Proxmox team, go fuck yourselves.

Now I'm sure that I'll receive a lot of flack for this, but hear me out.

I've tried Proxmox and was quite pleased with its web UI. But I hate how much it locks me into their own little ecosystem.

I want to use btrfs on my drives. Why is this impossible, yet the hack that is ZoL is your obvious alternative? An alternative wherein I can't even compile and run my own kernel, because then ZoL suddenly fails? And don't you tell me to compile your stock config, when it's well over 15GB large in your source tree.

Proxmox is literally the MacOS of Linux distributions. Which was even more so made clear by me being called an idiot by possibly wanting to run Same on the PVE host. Because why on Earth would sysadmins want to?! Why on Earth would sysadmins be competent for wanting to?!!

You know what? I'll just convert those Proxmox servers to Arch and say fuck you to all the bells and whistles that's Proxmox' web UI. Because at least Arch allows me to make my own fucking choices, limited only by what's supported by the Linux operating system.

Perhaps Proxmox will consider btrfs stable in 2021. Because you know, despite it being stable today in 2018, Debian and Proxmox alike live 3 years in the past, i.e. 2015. I hate the Debian ecosystem because of that, but boy do I hate Proxmox even more so. Bloody fucking piece of shit it is!!! 😡

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    If you look closely, you can read in the arch-wiki btrfs page, that there are still bugs, that cause data-loss.
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    Proxmox is perfectly fine software. Your concerns are with them not wanting to implement buggy software and a not-so-friendly community.

    Again, nothing to do with Proxmox or the technology.
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    @FrodoSwaggins how long ago was this? I've been using btrfs for some 2-3 years now (on top of Arch so usually the recent kernels, which does a lot for btrfs stability), coming from ext4 because some fuckwad at the previous place I lived kept tripping the breakers, and btrfs seemed to be able to recover from the resulting server blackouts far better than ext4 could, probably due to its CoW nature.

    As for issues with it, I couldn't find any, other than some oddly behaving WinBtrfs driver (in experimental state, so no surprise there). Granted, I've only used btrfs on single disks and RAID-0 and RAID-1 so far, not RAID-5 or RAID-6 which apparently still have issues. Not sure if using mdadm for the RAID array and btrfs on top of that would be a temporary solution, but my hunch is that it would be.. anyway, RAID 5 and 6 are the only big issues still acknowledged by the btrfs team.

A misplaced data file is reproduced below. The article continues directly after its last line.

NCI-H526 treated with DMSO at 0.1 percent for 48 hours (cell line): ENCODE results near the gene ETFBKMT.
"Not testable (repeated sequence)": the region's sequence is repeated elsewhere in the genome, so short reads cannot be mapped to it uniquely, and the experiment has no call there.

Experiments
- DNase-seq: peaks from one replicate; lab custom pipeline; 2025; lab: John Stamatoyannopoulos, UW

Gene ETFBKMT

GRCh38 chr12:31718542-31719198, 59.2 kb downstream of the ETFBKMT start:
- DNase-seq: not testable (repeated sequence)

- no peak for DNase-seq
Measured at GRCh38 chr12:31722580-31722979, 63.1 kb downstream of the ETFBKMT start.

@metamourge I've read the Arch Wiki page, but the closest to issues I could find was troubleshooting steps for when your btrfs array doesn't boot (for reasons that could range from blackouts to just not having included it in the kernel etc). The troubleshooting steps were things like adding btrfs to the initcpio.conf, then rebuilding initramfs so that you can use btrfs commands from there next time the system boots up. Basic troubleshooting essentially. But nothing related to bugs. Have you read the Arch Wiki page before posting this?

    @xalys I agree that Proxmox is fine within its own ecosystem, just as much as Apple is. But the lack of ability to veer off-track and configure the system the way I want it to sure kills it for me. One could argue whether it's okay to run Samba on the host or use btrfs. But those things should be on the operator to decide in the context of the environment, not on the distribution maintainers.
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    I think there is a red box somewhere, that says there is a data-loss bug, if u use it in RAID 5/6.
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    @metamourge my apologies, I've just checked in the browser and it looks to be the case indeed. For some reason the ArchWiki Viewer app seems to omit them. I should've checked more rigorously before drawing conclusions.
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    I'm pretty sure if you are the text-book definition of a prima donna.
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